Exponential Growth: Surprisingly Flexible

Two recent questions from the same student involve exponential functions: We can express different kinds of growth all using one base, called e; or we can use different bases (and ignore horizontal scaling transformations). And we can use different transformation to obtain the same graph. This relates to some important properties of exponential functions.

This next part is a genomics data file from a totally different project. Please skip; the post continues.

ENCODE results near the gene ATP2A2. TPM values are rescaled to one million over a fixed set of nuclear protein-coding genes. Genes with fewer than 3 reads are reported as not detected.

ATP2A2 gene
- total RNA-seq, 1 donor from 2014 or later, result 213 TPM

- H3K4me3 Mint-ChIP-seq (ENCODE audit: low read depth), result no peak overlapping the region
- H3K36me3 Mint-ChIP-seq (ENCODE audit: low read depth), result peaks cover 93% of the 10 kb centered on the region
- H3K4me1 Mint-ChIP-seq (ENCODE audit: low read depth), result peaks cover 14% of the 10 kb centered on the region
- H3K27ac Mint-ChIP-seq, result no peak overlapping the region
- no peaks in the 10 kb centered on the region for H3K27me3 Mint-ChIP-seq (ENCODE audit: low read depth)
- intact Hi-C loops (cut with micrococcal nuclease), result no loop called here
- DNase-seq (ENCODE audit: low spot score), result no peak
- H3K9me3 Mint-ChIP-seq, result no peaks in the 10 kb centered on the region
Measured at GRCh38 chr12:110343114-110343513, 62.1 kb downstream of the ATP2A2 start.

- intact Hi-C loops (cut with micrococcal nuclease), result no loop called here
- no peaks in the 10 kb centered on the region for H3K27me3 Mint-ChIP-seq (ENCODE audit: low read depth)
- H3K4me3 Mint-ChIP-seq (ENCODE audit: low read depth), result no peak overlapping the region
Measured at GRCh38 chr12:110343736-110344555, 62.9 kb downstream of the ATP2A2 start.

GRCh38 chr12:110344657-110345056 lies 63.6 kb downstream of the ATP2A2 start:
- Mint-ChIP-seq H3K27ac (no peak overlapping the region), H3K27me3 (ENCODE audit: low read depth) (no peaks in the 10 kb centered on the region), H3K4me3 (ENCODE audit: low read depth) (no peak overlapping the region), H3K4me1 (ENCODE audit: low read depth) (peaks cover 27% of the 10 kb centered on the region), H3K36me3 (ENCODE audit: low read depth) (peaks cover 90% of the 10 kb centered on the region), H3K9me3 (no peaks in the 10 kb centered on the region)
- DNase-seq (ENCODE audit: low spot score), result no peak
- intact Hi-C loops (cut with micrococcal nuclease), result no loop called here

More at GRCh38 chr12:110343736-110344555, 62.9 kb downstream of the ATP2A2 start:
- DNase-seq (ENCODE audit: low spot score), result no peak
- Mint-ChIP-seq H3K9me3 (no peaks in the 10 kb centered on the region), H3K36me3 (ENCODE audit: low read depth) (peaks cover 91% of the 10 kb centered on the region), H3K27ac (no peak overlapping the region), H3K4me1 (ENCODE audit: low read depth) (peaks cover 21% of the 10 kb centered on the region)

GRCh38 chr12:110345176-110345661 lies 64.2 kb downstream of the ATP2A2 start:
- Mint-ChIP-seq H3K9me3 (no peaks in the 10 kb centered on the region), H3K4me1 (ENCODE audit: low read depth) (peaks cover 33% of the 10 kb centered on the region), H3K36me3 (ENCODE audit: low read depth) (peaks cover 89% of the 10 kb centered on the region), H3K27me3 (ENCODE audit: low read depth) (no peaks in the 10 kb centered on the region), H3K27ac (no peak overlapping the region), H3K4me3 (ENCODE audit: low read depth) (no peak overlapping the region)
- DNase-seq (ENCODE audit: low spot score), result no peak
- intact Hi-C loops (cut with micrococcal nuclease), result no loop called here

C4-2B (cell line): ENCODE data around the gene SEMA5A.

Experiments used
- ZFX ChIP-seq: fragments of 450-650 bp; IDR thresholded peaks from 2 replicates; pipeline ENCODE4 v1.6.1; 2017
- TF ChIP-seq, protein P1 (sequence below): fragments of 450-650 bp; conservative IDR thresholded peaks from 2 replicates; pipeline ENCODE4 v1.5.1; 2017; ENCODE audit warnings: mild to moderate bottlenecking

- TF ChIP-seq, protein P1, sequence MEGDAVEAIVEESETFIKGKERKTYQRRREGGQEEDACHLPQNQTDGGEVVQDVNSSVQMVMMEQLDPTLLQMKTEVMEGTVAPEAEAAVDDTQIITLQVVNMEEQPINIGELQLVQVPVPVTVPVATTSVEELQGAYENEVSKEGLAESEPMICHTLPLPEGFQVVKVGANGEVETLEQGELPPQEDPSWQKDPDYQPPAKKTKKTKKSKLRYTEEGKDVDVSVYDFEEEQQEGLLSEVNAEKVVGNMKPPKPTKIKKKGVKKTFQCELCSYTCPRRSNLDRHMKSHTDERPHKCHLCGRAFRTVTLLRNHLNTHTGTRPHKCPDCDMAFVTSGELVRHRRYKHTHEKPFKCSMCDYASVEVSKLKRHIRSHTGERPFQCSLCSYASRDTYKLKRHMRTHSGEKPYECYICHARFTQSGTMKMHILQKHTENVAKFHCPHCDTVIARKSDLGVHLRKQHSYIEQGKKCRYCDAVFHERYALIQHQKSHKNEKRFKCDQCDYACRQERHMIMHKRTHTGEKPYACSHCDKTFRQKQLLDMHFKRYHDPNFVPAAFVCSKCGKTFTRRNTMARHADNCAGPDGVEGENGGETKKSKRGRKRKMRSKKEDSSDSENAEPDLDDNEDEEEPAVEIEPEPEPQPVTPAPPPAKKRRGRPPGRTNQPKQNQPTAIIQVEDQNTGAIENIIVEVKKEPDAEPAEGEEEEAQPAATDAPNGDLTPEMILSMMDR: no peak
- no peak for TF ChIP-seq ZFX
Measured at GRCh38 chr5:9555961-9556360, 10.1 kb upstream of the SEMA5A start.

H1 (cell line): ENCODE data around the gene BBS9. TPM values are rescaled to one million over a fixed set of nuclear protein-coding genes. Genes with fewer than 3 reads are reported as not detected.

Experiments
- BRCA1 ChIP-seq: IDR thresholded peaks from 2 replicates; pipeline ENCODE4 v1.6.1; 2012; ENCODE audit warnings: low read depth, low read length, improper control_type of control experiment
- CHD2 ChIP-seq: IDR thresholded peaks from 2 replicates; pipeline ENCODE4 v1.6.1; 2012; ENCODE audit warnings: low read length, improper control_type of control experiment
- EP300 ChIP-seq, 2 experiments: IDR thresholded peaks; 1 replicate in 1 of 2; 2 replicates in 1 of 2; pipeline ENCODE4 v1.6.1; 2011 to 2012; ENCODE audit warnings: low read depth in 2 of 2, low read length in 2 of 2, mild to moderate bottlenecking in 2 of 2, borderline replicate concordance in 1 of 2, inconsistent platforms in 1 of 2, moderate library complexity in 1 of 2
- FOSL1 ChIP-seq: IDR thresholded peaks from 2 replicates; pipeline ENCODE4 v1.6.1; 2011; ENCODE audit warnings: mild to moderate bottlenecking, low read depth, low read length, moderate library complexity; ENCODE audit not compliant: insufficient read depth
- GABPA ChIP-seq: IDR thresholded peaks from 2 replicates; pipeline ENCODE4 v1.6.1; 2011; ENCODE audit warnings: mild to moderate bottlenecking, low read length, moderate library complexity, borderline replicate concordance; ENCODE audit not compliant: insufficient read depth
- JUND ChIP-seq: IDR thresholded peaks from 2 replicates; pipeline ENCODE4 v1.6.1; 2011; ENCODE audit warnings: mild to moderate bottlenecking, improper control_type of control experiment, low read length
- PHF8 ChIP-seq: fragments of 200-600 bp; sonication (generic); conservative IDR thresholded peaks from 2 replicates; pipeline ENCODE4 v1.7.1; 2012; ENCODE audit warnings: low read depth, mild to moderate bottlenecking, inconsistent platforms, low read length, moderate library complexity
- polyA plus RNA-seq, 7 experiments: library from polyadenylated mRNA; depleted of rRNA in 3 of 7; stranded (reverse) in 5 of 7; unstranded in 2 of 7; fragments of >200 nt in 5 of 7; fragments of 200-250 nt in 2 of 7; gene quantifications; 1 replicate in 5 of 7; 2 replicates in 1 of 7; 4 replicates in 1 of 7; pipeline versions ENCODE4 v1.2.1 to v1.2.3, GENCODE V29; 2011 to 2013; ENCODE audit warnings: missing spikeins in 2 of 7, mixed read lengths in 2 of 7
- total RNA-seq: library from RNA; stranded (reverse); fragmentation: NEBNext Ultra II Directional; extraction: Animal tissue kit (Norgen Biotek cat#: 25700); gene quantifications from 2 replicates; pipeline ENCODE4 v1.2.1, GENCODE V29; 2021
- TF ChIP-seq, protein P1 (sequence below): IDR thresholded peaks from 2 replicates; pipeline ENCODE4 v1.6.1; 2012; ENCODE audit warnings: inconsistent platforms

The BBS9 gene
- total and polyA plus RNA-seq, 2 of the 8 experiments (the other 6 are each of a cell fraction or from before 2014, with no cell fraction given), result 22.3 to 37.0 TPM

The Shape of a Polynomial at its Zeros

Last week’s discussion about zeros of a polynomial, and other conversations, have reminded me of a past discussion of the shape of the graph of a polynomial near its zeros. Let’s take a look, starting with some other questions that nicely lead up to it.

Is That Really a Polynomial?

(A new question of the week) We often see polynomials in a simplistic way, imagining that any function whose graph resembles a polynomial is a polynomial. Much as an attempt to mimic random data often lacks essential properties of genuine randomness, so what we intend to be a polynomial often is not. As we observe …

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